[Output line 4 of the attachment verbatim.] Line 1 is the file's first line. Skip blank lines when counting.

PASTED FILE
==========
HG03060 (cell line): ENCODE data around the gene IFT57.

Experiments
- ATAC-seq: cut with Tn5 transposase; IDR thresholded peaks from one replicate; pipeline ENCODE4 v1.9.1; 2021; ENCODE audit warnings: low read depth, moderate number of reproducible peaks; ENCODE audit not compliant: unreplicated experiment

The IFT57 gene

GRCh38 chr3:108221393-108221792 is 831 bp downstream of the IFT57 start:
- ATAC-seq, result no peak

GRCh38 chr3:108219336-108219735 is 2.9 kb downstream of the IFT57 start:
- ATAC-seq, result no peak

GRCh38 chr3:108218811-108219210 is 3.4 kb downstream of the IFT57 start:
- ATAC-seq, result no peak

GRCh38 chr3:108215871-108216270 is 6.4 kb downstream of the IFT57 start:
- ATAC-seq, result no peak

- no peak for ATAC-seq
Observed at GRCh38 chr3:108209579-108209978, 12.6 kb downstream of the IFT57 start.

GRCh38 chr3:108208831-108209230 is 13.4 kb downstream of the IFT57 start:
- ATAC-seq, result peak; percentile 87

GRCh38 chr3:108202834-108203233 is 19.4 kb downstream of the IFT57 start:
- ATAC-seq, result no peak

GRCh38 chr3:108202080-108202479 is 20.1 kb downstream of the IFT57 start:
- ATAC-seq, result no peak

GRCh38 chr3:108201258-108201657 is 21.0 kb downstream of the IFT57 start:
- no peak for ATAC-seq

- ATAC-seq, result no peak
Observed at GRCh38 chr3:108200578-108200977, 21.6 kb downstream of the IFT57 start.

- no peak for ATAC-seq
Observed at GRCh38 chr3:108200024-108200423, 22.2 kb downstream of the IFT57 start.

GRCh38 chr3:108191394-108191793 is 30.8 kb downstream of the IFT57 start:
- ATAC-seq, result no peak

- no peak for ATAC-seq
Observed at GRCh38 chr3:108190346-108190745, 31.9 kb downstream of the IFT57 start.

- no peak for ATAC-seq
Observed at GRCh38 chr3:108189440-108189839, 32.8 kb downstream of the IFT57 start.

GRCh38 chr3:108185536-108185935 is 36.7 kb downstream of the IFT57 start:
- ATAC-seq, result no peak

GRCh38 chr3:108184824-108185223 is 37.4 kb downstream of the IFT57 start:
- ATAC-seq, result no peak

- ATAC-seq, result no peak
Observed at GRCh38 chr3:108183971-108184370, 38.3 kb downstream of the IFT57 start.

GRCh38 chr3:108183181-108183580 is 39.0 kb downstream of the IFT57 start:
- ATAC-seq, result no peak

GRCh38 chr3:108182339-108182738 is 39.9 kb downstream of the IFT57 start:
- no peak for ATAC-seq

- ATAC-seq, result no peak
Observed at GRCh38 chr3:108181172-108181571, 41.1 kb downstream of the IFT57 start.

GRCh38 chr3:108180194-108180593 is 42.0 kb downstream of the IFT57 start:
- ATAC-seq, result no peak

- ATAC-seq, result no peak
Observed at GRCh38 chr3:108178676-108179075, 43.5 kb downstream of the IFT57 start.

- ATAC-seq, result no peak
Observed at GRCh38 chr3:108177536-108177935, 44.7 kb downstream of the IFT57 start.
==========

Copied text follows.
The IFT57 gene